- Sherlock has Moriarty narrating a fairy tale about a knight named Sir Boast-a-Lot(representing Sherlock), with Lestrade cast as King Arthur. Later, Sherlock's brother Mycroft accuses him of wanting to be a "dragon slayer," backing up the knight motif and making Charles Augustus Magnussen the dragon by association. However, a shot of Sherlock exhaling cigarette smoke hints that he might be in danger of becoming a dragon himself. Magnussen also refers to John as Sherlock's "damsel in distress".
- Fairy tale motifs are found in lots of William Shakespeare's plays, most prominently in his festive comedies and romances. Often his protagonists and characters are members of aristocracy or magical creatures, and his settings have elements of magic.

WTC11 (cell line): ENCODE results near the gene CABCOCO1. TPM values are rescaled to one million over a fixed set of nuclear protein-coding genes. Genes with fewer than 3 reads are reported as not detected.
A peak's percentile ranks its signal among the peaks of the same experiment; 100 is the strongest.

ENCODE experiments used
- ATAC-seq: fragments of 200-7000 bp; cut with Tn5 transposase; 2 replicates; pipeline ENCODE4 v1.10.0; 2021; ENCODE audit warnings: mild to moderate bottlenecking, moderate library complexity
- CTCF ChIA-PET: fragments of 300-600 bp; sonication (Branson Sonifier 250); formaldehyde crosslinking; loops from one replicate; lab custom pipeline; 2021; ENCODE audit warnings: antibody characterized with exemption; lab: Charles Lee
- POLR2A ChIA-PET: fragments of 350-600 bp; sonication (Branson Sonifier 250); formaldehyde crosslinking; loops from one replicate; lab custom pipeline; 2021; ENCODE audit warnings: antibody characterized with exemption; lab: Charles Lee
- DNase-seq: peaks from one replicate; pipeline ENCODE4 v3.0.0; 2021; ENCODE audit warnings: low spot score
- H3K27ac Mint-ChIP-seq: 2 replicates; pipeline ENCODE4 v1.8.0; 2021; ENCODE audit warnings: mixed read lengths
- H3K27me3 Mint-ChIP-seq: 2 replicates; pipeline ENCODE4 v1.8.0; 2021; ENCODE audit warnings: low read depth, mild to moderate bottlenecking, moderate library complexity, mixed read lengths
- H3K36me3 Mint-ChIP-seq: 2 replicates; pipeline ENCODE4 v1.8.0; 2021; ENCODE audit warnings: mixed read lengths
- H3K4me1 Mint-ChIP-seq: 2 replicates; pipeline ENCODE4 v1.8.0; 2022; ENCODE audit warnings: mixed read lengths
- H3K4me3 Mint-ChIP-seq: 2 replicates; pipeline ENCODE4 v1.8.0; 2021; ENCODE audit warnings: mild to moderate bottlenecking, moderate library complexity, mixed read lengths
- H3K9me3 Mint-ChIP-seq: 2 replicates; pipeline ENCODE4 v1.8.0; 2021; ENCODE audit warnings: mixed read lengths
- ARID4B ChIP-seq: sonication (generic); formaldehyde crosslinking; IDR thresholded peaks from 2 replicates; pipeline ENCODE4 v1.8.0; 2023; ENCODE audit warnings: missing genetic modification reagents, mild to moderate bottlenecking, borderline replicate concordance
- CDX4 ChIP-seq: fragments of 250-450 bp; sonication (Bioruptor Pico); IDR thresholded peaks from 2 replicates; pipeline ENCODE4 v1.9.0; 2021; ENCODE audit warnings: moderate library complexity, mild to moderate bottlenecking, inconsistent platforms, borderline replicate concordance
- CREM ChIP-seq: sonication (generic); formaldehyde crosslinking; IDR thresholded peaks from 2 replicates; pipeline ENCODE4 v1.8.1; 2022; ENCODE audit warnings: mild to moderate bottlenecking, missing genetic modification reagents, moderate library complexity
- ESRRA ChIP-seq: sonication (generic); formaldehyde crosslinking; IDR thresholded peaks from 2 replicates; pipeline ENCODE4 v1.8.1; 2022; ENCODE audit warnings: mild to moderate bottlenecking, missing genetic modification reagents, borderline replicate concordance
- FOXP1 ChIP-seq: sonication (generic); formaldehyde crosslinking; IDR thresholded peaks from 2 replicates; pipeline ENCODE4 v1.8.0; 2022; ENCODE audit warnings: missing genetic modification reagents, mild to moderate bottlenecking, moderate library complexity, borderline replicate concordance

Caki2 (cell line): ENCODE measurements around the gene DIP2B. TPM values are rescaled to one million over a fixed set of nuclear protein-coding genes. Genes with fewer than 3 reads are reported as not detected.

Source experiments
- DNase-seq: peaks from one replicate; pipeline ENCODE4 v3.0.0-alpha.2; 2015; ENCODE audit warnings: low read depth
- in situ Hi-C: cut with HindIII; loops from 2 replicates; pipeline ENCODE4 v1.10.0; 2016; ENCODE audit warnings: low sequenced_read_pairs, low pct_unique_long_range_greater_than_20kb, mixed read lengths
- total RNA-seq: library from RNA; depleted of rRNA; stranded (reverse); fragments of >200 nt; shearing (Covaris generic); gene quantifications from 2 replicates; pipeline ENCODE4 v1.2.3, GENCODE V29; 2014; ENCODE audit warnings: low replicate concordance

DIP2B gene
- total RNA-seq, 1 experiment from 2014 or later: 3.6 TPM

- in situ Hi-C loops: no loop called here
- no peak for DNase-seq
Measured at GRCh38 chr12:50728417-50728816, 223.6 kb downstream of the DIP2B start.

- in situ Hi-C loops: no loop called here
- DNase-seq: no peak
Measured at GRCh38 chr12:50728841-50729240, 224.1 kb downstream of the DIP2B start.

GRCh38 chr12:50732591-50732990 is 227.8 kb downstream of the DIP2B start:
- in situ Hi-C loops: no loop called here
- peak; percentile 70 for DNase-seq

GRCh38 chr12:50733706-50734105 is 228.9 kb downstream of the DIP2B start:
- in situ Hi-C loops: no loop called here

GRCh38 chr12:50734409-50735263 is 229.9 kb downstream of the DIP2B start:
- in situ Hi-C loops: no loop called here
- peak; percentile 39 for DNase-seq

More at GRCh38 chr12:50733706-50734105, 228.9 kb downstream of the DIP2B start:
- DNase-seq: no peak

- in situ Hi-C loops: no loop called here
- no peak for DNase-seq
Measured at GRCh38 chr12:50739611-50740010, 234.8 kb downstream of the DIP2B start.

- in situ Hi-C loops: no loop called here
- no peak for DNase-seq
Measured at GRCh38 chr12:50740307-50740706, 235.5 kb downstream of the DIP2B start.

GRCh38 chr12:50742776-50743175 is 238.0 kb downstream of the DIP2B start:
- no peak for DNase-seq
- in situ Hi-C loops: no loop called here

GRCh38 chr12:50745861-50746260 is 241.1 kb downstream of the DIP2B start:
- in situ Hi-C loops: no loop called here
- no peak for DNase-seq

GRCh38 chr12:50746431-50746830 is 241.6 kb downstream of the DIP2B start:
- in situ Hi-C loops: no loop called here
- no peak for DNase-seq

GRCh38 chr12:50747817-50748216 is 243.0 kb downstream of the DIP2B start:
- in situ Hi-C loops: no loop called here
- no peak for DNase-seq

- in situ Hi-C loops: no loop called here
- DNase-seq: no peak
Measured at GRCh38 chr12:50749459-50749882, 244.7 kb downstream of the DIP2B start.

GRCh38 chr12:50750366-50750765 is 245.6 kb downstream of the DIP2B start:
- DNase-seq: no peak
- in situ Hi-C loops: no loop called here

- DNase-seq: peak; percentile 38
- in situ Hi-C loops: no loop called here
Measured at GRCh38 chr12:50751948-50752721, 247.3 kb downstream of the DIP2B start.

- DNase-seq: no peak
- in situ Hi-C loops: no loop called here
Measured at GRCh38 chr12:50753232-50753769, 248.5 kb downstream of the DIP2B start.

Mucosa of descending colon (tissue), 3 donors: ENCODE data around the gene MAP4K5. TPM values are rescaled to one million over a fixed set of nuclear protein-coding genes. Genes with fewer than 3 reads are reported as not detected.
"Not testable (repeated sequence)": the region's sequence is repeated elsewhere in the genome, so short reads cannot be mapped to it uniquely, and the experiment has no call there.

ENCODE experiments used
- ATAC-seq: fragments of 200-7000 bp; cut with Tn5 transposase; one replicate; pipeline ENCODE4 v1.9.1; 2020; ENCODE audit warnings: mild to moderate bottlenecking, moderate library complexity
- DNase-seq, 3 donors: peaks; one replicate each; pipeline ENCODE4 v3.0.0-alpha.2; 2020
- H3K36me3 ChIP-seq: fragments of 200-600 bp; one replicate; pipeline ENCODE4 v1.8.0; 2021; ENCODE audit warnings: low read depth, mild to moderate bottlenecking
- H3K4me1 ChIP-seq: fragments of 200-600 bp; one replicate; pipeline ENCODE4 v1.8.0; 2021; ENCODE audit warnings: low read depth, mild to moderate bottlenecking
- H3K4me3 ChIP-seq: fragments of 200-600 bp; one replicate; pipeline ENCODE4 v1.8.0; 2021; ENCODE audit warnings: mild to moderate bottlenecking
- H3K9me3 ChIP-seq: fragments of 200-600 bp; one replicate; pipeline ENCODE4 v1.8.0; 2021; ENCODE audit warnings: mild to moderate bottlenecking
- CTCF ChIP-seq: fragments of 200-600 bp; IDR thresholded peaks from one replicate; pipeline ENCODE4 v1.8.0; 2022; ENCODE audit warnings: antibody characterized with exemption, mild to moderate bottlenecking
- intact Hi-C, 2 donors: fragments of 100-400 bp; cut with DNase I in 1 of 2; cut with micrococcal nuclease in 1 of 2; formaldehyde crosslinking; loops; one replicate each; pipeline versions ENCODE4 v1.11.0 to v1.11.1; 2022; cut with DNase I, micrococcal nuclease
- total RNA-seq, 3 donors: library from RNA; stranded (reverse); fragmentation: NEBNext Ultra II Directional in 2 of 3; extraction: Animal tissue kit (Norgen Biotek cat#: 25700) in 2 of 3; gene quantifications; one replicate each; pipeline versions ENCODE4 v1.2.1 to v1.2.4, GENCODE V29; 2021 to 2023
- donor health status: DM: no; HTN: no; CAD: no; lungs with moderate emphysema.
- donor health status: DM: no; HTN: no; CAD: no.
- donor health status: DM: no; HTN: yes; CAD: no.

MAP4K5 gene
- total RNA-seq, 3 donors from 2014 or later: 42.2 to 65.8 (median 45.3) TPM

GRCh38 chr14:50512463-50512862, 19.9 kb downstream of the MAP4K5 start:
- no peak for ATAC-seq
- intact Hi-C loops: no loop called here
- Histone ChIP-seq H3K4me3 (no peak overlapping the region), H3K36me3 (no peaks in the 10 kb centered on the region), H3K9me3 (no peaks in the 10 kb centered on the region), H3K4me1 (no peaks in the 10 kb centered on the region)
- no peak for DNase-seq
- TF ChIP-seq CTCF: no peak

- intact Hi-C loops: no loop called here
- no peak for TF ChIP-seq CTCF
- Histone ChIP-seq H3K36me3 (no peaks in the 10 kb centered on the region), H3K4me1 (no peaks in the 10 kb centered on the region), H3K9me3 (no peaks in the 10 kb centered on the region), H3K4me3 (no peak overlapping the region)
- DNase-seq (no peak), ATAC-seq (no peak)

- The Merchant of Venice: Portia is an extremely wealthy and amazingly beautiful heiress associated with gold. Several noble men try to gain her hand in marriage and her inheritance. There are three caskets made of three metals, and Portia gives to her betrothed a ring to recognize her.
- As You Like It: The rightful ruler is hiding in magical forest with fairy tales creatures. The characters are from royal court.
- A Midsummer Night's Dream is set in magical forest near Athens with fairies and other fairy tale creatures. It's full of magic tricks.
- The Tempest is set on magical island. There is a monster Caliban and Prosperos's invisible servant, a magical creature Ariel. Ferdinand is a prince whose ship got lost and wrecked on the island.